The recent increasing demand to quantify the efficiency of research output poses a challenge to subjects such as the humanities, which are arguably qualitative in nature. In this context, humanities research can greatly benefit from digital humanities approaches in communicating the significance of our scholarly output in quantitative terms. In this seminar, I will draw on my current research project, which focuses on the classification of Irish and Anglo-Irish literature, a classification that is often ambiguous and problematic. I will demonstrate how the use of digital tools can increase the efficiency of conducting this kind of research, and present the three types of digital humanities projects I have identified. Finally, I will discuss the possibility of reconsidering digital humanities as a practical tool for previously unthinkable projects, and how its application can potentially increase the fundability of projects, especially for early-career scholars.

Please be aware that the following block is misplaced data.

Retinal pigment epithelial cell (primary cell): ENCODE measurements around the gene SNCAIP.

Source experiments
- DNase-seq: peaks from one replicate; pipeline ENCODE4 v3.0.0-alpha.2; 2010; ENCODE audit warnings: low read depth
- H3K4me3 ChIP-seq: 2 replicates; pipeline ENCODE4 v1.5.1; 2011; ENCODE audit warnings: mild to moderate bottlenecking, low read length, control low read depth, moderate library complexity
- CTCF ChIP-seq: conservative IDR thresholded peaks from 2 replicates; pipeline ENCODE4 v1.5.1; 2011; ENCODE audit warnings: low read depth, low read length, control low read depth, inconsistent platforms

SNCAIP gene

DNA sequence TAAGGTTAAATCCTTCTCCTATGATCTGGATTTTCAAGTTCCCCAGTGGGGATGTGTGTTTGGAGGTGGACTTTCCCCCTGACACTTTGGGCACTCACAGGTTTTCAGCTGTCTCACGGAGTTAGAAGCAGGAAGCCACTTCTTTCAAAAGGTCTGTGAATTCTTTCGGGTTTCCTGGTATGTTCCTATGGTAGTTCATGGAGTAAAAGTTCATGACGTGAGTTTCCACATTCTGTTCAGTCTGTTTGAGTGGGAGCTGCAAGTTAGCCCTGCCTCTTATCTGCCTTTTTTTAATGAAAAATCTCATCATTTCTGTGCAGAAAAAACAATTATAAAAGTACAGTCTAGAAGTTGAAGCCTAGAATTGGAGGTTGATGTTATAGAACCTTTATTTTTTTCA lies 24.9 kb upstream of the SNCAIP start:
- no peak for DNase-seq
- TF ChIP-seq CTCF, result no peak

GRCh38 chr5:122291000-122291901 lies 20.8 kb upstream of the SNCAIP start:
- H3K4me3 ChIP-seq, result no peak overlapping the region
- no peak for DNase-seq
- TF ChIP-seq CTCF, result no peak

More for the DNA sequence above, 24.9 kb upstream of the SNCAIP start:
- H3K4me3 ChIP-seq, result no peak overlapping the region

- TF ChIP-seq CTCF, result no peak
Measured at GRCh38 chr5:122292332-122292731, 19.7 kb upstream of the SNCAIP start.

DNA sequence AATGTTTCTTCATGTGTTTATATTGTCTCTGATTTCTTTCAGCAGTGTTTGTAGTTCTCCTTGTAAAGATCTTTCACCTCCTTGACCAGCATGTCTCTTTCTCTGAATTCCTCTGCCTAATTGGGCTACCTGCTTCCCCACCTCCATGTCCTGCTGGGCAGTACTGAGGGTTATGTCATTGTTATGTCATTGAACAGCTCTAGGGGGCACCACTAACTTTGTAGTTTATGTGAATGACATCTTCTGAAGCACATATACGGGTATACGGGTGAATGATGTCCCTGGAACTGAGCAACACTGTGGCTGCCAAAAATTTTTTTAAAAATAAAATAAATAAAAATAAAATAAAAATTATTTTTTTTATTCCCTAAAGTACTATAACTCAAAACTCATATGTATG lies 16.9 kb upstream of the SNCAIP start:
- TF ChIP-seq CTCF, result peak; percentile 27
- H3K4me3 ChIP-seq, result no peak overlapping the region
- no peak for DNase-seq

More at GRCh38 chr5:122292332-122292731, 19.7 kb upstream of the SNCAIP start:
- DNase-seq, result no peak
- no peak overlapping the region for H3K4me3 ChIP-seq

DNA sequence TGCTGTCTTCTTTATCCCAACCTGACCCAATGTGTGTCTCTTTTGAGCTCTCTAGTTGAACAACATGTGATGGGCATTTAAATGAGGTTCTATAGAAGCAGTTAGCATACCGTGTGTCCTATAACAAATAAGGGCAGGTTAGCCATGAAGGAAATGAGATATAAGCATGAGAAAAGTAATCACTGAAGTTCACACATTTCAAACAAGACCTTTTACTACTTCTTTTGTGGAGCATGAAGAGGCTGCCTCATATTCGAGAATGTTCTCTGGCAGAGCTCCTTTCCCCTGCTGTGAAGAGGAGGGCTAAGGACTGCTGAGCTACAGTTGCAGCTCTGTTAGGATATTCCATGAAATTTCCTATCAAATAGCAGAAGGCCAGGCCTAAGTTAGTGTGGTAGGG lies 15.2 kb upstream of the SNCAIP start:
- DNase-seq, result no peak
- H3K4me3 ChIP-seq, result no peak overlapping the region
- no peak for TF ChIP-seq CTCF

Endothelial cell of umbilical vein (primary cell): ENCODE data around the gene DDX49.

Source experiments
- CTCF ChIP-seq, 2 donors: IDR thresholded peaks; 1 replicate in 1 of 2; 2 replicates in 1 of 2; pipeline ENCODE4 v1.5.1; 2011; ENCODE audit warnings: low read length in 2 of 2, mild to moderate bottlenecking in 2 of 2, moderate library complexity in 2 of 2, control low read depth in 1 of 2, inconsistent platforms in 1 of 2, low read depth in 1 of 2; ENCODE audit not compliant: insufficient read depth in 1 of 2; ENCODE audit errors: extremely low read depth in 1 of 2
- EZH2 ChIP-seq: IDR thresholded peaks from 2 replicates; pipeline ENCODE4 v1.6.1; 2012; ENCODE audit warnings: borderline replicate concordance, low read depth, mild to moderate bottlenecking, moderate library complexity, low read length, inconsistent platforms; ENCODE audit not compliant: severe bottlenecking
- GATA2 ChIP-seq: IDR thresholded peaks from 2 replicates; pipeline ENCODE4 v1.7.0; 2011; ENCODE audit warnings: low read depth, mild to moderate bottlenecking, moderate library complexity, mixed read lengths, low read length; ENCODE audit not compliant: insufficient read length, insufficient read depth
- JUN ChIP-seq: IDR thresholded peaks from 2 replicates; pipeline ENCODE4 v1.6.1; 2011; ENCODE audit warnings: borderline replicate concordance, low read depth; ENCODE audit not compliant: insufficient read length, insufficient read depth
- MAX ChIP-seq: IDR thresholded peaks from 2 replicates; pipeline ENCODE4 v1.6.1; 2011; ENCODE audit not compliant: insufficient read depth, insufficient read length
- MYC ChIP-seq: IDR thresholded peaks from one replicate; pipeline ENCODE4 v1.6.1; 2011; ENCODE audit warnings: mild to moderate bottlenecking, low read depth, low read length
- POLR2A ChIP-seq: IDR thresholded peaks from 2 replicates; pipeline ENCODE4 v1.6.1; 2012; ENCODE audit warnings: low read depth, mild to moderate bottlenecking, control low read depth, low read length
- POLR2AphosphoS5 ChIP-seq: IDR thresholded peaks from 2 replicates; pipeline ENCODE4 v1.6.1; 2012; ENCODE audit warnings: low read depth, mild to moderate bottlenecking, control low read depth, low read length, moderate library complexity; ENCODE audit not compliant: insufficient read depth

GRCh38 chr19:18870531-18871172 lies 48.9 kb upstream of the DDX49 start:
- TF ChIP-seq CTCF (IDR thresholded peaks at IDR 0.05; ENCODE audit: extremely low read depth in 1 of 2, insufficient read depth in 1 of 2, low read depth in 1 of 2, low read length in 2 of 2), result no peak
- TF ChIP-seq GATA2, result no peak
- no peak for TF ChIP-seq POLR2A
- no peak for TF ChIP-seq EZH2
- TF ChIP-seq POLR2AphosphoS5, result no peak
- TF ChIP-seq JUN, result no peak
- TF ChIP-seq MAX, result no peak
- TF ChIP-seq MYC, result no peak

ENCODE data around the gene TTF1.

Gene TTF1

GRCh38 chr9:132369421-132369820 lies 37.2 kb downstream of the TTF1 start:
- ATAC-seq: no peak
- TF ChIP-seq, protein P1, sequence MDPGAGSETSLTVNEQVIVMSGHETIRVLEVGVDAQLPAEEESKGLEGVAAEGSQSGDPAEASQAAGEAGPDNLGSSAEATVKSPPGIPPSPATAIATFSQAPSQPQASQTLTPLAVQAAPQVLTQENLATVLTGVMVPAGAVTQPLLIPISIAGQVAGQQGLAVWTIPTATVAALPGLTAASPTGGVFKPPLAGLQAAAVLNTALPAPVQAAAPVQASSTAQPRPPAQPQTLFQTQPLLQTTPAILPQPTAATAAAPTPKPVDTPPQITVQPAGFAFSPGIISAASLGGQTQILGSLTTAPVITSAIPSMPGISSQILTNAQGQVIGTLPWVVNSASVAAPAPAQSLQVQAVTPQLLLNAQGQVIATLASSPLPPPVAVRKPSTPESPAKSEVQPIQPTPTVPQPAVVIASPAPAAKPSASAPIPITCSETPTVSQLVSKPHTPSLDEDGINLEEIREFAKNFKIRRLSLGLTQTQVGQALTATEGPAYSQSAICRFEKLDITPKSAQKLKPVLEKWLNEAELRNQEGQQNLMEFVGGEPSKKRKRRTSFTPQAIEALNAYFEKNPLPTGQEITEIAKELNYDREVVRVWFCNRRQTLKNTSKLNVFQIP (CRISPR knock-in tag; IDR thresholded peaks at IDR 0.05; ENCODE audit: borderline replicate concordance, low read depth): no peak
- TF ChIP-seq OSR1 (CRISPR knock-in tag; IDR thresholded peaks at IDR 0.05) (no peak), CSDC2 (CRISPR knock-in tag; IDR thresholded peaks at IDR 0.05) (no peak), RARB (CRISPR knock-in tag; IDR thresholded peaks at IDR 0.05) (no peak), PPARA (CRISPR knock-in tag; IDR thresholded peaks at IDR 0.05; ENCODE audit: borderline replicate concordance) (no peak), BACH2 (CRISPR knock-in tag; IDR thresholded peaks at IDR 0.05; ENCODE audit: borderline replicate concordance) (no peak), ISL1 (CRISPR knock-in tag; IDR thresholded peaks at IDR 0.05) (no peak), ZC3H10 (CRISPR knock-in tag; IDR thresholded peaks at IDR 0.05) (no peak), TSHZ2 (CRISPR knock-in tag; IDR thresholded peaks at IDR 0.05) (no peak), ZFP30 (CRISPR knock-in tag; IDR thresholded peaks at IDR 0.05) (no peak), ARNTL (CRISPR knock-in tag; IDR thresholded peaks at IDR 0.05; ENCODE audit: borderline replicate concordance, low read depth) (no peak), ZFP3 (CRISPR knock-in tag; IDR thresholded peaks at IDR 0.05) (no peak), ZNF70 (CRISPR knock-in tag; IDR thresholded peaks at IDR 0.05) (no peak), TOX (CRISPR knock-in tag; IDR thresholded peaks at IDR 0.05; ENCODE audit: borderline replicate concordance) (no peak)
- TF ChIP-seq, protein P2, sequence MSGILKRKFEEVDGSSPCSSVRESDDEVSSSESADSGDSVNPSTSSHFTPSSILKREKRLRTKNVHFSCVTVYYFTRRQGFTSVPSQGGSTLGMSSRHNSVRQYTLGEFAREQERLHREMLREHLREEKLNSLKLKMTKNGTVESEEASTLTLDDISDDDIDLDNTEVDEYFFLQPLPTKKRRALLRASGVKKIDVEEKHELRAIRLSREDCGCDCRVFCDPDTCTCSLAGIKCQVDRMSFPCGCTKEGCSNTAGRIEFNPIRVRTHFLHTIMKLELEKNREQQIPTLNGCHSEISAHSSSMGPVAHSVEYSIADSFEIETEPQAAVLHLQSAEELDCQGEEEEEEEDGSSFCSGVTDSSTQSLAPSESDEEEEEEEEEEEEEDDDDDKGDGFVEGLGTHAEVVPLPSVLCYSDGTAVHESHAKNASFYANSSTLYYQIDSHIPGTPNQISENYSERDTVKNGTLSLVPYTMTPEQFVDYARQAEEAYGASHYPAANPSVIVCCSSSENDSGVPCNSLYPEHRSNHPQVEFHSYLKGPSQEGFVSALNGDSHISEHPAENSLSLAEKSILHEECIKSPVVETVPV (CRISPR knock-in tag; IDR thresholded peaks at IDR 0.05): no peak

Dr Jenny Kwok specialises in nineteenth- and twentieth-century Anglo-Irish writers and intellectual history, particularly in relation to the tradition of liberal education and the post-World War I struggle between the humanities and the sciences. Dr Kwok was a Kilns Scholar in Residence of the C.S. Lewis Foundation and a recipient of the Werner Huber Fellowship of the International Association for the Study of Irish Literatures (IASIL). She has previously published on the Anglo-Irish poet Seamus Heaney and his seminal work Station Island. As well as developing her dissertation into a monograph, she is working on publications on Irish literature as world literature and on applications of digital visualisation (in particular dispersion plot and VOS Viewer).
Meeting ID: 921 6749 0113